GST-TβRI was purified from bacterial lysates by absorption to glutathione–agarose beads as described elsewhere (He et al., 1996). GST–TβRI beads were washed with phosphorylation buffer (25 mM Tris-HCl, pH 7.5, 10 mM MgCl2, 2 mM MnCl2, 0.4 mM EDTA, 1 mM dithiothreitol, 2 mM orthovanadate, 10 mM NaF, 5 mM β-glycerophosphate, and 10 μM ATP) containing a protease inhibitor mixture (1 mM phenylmethylsulfonyl fluoride and 10 μg/ml antipain, chymostatin, leupeptin, and pepstatin A). 50 μCi of [γ32P]ATP was then added to the mixture and incubated for 20 min at 30°C with anti-HA precipitates of TβRII–HA-transfected cells and protein G–Sepharose beads. The protein G–Sepharose beads and particulate material were pelleted at 14,000 g for 20 min, washed again with dephosphorylation buffer (20 mM Tris-HCl, pH 7.4, 50 mM KCl, 2 mM MgCl2, 0.1 mM EDTA, 0.8 mM ATP), and incubated in the same buffer with different precipitates from cells transfected with the indicated genes in the presence or absence of 0.05 μM recombinant PP1 catalytic subunit (γ isoform from rabbit; Sigma-Aldrich) or its inhibitors (1.0 μM OA and 50 nM I-1; Sigma-Aldrich). Phosphorylation status was analyzed on an 8.5% SDS-PAGE gel and autoradiography. Phosphatase activity of the precipitates was determined by phosphorylation status of the supposed substrate, TβRI–HA.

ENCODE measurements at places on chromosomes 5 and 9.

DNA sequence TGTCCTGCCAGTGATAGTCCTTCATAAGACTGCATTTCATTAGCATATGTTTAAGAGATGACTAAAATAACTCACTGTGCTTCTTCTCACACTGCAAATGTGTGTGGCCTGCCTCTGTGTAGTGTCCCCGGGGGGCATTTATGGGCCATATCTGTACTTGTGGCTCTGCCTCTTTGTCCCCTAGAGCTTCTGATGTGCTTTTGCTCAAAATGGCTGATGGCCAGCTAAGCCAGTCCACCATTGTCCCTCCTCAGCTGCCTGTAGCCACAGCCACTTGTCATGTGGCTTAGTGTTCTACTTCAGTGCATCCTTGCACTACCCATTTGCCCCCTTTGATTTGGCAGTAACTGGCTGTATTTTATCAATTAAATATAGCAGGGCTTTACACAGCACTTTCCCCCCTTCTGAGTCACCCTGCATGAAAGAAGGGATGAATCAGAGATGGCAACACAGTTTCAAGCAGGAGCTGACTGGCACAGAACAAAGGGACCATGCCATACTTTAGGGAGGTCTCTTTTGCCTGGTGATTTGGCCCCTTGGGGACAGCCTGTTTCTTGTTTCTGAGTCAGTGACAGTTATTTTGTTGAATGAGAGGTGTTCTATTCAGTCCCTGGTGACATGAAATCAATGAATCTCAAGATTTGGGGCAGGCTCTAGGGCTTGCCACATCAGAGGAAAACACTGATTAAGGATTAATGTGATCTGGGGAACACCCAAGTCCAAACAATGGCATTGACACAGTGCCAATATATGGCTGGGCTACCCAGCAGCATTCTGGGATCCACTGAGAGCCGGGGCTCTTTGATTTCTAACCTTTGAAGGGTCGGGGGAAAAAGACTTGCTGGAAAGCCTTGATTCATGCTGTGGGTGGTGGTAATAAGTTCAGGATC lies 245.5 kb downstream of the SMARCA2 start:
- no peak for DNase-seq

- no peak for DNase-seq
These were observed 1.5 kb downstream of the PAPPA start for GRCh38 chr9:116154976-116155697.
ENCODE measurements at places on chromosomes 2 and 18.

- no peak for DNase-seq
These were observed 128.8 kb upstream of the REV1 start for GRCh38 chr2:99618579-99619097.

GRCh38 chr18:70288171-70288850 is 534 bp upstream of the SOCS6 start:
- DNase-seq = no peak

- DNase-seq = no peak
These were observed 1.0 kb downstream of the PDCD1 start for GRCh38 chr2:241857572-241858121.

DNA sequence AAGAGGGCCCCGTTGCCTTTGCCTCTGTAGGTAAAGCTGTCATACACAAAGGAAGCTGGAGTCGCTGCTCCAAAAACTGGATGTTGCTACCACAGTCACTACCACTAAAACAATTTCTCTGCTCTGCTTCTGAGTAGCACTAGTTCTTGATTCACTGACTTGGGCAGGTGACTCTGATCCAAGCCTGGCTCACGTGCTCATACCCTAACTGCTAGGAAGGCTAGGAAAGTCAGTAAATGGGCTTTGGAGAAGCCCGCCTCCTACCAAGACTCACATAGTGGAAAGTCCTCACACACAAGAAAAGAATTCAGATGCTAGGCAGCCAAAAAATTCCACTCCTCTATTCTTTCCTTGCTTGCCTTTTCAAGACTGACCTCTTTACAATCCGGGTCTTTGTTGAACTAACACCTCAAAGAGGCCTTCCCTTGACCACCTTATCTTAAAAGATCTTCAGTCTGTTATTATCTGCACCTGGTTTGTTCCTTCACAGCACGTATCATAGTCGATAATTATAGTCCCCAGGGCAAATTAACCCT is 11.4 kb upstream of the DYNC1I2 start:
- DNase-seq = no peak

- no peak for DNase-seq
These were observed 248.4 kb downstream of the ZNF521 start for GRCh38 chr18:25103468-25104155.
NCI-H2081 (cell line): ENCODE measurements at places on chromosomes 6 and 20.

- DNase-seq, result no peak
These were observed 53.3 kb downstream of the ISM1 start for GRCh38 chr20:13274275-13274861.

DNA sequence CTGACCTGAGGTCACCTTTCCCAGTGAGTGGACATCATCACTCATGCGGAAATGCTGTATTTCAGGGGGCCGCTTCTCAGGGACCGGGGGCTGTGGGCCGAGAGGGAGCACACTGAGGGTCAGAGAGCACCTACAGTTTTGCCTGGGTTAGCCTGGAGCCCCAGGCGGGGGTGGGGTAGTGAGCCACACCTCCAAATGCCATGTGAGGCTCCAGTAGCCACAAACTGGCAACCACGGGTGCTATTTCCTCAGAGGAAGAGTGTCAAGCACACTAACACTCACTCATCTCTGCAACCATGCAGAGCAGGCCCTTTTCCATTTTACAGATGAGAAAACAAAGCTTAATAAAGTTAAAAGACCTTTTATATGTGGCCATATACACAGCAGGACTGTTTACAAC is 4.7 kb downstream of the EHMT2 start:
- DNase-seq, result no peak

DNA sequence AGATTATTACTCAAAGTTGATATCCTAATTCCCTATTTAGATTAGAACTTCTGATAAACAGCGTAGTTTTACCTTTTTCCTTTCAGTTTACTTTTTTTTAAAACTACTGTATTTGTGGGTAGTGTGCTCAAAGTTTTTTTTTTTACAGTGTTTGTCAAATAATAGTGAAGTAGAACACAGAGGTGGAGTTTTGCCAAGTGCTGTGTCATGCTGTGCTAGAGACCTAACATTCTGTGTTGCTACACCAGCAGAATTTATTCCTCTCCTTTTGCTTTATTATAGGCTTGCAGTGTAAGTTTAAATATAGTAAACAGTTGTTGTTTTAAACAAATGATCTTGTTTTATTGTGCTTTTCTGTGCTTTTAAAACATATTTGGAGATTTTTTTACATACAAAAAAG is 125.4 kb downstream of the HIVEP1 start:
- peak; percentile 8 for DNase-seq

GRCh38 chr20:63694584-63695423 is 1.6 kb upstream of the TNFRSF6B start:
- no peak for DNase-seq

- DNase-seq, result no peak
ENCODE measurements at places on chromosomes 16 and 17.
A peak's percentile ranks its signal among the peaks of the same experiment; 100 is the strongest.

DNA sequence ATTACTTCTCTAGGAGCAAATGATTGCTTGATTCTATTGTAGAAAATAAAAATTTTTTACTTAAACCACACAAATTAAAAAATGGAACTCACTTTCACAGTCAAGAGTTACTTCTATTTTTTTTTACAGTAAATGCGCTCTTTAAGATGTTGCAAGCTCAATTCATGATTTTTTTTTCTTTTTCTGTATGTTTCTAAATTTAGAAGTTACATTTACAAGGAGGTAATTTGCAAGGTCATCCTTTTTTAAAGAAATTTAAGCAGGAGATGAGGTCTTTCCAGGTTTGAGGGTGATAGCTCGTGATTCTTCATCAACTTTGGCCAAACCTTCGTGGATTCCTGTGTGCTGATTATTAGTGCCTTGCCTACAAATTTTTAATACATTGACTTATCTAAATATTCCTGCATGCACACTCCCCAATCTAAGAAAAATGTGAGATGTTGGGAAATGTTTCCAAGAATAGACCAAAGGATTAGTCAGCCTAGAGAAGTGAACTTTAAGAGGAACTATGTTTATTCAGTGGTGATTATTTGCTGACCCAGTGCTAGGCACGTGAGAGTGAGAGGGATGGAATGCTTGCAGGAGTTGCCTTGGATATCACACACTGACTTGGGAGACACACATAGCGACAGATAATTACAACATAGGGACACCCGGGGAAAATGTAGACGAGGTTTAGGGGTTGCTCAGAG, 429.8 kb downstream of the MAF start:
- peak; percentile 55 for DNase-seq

36 h after transfection with different combination of genes, cells were washed twice with phosphate-free DME containing 2% dialyzed fetal calf serum, incubated in the same medium for 4 h, and then labeled with 1 mCi/ml [32P]orthophosphate (PerkinElmer) for an additional 2 h at 37°C in the absence or presence of TGFβ-1. The cells were washed again with the same medium and incubated with regular DME/ 2% FBS for another 2 h with or without PP1 inhibitor treatment. The 32P-labeled cells were then washed with ice-cold PBS and lysed with radioimmunoprecipitation assay buffer. TβRI–HA was immunoprecipitated with anti-HA as described above. The resultant precipitates were separated by 8.5% SDS-PAGE. Gels were dried and exposed to Biomax Mr or MS film (Eastman Kodak Co.). After autoradiographic analysis, dried gels were rehydrated with transfer buffer, and transferred onto PVDF membranes. For equal loading confirmation, the transfected TβRI–HA was visualized by the ECLPlus Western blotting detection system (Amersham Biosciences).